Summertime Songs still provides the tinges of folk in its storytelling like previous Field Report albums, but unlike the albums before, this album has a fuller sound that includes a lot of synth and pop hooks. The new arrangement style provides a vivid background to Porterfield’s vivid storytelling without overwhelming the stories. I think the best example of this is in the opening track, “Blind Spot” — a song that could be a metaphor about becoming a parent when life is no longer about you anymore and you realize that your decisions affect those you love and others in your life. And, “Never Look Back” is a perfect track for summertime listening and road trips. It has a really breezy and easy listening quality with a chorus that is catchy and easy to belt out with the windows down, hands on the wheel, and eyes on the road ahead. While “Summertime” deals with some heavy themes, Porterfield somehow manages to retain a musical composition that embodies what a summer hit is supposed to sound like. This is the type of song that if I were 10 years old again, I would probably hear it playing over the city pool’s PA system making it a constant reminder of that summer and a summertime song that I would sing as an adult while thinking of a happier and not-so-scary time in my life despite its lyrics. (If that makes sense to anyone?)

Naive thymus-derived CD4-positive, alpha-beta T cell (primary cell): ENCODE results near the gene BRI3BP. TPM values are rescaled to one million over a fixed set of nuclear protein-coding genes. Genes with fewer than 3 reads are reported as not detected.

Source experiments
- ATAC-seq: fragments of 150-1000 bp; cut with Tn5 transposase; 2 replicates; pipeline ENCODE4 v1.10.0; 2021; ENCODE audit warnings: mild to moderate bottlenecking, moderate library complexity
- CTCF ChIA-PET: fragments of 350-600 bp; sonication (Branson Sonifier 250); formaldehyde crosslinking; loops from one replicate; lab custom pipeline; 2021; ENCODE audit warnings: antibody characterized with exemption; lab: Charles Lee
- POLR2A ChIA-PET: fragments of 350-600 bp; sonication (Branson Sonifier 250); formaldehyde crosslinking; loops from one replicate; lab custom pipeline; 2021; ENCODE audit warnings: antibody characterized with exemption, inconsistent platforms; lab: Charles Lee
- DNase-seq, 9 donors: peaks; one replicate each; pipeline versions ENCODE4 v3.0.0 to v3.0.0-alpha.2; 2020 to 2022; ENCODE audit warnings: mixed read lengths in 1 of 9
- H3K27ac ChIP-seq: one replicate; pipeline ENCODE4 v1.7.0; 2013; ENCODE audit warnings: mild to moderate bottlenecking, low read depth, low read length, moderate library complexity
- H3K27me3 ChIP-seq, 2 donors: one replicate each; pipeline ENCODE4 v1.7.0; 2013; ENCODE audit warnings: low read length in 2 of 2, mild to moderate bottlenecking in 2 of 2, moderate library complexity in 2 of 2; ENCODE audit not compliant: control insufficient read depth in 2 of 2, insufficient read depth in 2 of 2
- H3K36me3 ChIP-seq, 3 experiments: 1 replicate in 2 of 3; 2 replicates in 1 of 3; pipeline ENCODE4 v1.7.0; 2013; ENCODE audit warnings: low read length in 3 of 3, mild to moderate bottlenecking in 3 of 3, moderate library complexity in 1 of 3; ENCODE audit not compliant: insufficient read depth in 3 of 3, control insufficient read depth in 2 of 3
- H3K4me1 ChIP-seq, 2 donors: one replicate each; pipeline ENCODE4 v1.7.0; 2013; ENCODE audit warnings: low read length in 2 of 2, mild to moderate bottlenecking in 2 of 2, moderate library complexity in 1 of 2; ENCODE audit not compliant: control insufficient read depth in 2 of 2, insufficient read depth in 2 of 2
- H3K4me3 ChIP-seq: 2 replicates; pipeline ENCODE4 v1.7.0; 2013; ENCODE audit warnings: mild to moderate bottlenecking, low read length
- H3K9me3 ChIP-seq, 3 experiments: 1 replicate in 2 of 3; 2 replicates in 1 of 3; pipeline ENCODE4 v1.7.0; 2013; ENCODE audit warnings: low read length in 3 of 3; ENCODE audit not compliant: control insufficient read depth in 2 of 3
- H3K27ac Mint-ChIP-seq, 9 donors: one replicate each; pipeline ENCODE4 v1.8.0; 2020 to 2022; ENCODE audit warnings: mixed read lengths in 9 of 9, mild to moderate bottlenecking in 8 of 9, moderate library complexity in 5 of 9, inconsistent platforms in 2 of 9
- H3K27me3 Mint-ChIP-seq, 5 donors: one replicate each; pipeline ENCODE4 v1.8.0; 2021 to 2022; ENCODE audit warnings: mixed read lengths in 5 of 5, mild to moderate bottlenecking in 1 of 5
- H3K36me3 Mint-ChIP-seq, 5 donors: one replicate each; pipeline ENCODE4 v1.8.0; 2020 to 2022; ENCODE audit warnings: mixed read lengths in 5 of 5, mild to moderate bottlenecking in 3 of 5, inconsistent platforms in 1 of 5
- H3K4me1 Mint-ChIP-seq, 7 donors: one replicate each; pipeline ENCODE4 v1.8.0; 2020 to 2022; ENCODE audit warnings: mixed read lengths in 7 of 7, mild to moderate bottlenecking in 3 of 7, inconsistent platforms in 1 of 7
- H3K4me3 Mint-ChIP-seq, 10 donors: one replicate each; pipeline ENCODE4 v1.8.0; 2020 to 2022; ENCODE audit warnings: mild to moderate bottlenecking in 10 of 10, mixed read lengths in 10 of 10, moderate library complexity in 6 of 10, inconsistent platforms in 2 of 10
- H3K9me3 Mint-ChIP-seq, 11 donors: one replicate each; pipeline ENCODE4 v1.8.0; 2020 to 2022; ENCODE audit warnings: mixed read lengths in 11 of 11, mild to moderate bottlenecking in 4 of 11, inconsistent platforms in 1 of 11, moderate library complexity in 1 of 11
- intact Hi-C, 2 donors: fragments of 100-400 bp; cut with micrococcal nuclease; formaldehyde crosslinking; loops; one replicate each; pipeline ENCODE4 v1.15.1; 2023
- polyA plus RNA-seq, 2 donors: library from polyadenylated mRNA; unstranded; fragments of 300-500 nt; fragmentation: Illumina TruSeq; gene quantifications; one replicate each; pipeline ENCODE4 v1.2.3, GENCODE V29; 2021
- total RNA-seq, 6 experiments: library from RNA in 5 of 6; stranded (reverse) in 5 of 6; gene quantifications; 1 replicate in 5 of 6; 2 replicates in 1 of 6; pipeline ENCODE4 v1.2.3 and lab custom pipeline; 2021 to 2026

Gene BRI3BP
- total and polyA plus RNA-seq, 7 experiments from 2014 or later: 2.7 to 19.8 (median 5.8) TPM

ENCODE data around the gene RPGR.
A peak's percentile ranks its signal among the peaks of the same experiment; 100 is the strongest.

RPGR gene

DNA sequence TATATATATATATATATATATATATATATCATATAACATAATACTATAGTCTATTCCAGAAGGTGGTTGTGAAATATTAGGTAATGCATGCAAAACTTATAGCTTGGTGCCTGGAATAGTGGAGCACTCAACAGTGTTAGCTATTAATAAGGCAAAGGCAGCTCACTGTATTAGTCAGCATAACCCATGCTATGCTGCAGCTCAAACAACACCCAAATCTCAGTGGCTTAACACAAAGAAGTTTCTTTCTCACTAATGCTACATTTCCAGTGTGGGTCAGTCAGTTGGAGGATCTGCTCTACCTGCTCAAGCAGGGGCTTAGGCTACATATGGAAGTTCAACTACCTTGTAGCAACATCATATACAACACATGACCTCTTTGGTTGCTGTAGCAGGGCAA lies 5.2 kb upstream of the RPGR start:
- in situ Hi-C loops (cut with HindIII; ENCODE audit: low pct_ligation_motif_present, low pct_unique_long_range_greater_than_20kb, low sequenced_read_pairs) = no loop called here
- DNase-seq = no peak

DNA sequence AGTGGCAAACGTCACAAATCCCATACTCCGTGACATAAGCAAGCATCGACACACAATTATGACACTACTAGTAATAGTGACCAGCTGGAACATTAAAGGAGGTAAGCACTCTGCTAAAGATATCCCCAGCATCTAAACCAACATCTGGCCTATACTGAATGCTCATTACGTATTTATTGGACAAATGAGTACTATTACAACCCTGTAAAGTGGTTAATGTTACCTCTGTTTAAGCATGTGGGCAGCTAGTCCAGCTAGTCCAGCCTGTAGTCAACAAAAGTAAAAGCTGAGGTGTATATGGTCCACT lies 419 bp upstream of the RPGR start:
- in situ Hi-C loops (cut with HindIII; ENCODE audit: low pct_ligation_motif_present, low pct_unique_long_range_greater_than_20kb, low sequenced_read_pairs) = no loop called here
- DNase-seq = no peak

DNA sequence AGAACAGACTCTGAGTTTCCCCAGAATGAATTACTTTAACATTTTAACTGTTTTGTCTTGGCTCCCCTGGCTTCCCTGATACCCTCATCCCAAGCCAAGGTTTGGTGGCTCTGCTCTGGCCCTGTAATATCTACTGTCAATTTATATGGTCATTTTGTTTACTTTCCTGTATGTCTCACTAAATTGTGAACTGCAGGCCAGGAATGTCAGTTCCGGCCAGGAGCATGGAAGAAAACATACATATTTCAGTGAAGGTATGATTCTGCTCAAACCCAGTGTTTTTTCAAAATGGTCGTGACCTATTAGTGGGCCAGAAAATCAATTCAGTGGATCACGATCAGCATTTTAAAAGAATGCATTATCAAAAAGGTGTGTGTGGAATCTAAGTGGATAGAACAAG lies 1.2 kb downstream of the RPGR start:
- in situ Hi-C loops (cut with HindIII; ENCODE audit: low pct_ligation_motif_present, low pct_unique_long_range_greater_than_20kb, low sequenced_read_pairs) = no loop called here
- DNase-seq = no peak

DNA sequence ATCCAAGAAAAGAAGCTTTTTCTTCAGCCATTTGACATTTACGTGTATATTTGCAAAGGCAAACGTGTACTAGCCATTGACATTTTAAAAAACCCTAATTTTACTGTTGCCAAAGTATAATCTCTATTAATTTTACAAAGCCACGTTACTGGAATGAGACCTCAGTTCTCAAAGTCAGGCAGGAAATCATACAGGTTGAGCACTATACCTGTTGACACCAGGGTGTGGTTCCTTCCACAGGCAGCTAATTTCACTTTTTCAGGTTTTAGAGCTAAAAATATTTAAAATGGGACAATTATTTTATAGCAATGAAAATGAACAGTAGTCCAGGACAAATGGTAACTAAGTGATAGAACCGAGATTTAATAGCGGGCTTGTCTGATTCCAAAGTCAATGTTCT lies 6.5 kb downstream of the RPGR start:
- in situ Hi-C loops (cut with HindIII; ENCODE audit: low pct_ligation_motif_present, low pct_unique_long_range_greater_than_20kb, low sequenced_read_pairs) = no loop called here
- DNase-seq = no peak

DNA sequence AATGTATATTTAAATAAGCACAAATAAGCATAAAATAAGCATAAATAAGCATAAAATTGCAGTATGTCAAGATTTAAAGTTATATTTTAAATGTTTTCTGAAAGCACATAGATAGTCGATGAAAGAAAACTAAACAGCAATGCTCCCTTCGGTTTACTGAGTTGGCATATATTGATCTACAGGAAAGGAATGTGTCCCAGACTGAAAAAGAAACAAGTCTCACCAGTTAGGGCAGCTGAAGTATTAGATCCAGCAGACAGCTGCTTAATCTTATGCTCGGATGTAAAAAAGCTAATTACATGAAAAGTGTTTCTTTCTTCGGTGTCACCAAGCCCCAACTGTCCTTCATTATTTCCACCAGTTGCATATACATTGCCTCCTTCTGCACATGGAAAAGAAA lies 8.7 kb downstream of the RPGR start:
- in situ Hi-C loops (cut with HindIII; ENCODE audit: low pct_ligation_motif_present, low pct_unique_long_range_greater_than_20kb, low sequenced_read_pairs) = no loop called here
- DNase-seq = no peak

Although, I have loved all of the albums Chris Porterfield has released under Field Report, Summertime Songs is different in sound yet similar in that every song tells a story. In my opinion, Summertime Songs is more thought out, complete, and, although less intimate in sound, it is definitely more engaging. To me, this album is kinda heavy, but the music composition makes it feel light, like the ebb and flow, light and shade, and the seasons of life…Or, maybe I’m reading too much into it. That’s a possibility, too.

Buy Summertime Songs: Website; Amazon; iTunes
Field Report: Website; Facebook; Twitter; Instagram; YouTube; Soundcloud; Spotify

Courtney Marie Andrews – May Your Kindness Remain

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Photo by Laura E. Partain

For weeks I’ve been listening to Courtney Marie Andrews’ new album, May Your Kindness Remain, and there is nothing that I can say that another music critic, blogger, or any random jabber jaw hasn’t already said, but I still want to share my thoughts. So, to sum the album up in a small post, it’s stunning. May Your Kindness Remain is a hymnal to kindness giving the soul a respite from the big, bad world that we are now living. It contains both personal confessionals as well as examples on how to be kind while surviving the suffering that exists today.